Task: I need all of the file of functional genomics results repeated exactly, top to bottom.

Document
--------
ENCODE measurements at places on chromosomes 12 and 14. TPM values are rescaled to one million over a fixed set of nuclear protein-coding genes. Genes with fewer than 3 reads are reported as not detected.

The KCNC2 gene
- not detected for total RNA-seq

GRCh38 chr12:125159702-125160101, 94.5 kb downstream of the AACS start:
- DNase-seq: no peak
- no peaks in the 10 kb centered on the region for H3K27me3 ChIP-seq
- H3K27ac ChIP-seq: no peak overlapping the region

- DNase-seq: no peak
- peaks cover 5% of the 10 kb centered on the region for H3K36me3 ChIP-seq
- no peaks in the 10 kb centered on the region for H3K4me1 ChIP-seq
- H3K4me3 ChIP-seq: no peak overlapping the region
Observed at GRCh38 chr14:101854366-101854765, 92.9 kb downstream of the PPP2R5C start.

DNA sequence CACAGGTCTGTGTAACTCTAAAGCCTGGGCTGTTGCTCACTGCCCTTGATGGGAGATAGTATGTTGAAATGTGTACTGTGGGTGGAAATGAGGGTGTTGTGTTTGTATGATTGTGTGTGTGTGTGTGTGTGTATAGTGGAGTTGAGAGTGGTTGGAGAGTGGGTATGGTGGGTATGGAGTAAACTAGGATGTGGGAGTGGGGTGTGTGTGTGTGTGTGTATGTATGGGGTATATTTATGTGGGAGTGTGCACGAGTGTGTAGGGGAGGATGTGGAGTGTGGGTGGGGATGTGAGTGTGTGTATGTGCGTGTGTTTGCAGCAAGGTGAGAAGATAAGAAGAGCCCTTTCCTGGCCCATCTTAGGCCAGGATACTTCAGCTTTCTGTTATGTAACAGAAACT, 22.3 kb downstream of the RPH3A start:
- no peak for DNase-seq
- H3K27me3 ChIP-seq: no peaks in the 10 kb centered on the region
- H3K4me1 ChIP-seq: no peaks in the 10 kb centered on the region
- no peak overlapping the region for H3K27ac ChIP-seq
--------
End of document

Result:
ENCODE measurements at places on chromosomes 12 and 14. TPM values are rescaled to one million over a fixed set of nuclear protein-coding genes. Genes with fewer than 3 reads are reported as not detected.

The KCNC2 gene
- not detected for total RNA-seq

GRCh38 chr12:125159702-125160101, 94.5 kb downstream of the AACS start:
- DNase-seq: no peak
- no peaks in the 10 kb centered on the region for H3K27me3 ChIP-seq
- H3K27ac ChIP-seq: no peak overlapping the region

- DNase-seq: no peak
- peaks cover 5% of the 10 kb centered on the region for H3K36me3 ChIP-seq
- no peaks in the 10 kb centered on the region for H3K4me1 ChIP-seq
- H3K4me3 ChIP-seq: no peak overlapping the region
Observed at GRCh38 chr14:101854366-101854765, 92.9 kb downstream of the PPP2R5C start.

DNA sequence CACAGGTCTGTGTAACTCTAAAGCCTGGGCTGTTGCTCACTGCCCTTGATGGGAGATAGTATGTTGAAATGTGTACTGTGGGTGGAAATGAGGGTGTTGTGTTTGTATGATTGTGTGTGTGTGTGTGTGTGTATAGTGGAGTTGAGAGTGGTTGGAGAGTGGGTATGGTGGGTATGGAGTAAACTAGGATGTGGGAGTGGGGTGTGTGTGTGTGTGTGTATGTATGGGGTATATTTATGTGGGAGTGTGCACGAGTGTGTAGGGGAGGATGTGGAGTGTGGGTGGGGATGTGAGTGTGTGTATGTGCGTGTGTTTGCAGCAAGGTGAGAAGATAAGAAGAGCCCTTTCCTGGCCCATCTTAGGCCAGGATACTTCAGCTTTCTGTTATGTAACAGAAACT, 22.3 kb downstream of the RPH3A start:
- no peak for DNase-seq
- H3K27me3 ChIP-seq: no peaks in the 10 kb centered on the region
- H3K4me1 ChIP-seq: no peaks in the 10 kb centered on the region
- no peak overlapping the region for H3K27ac ChIP-seq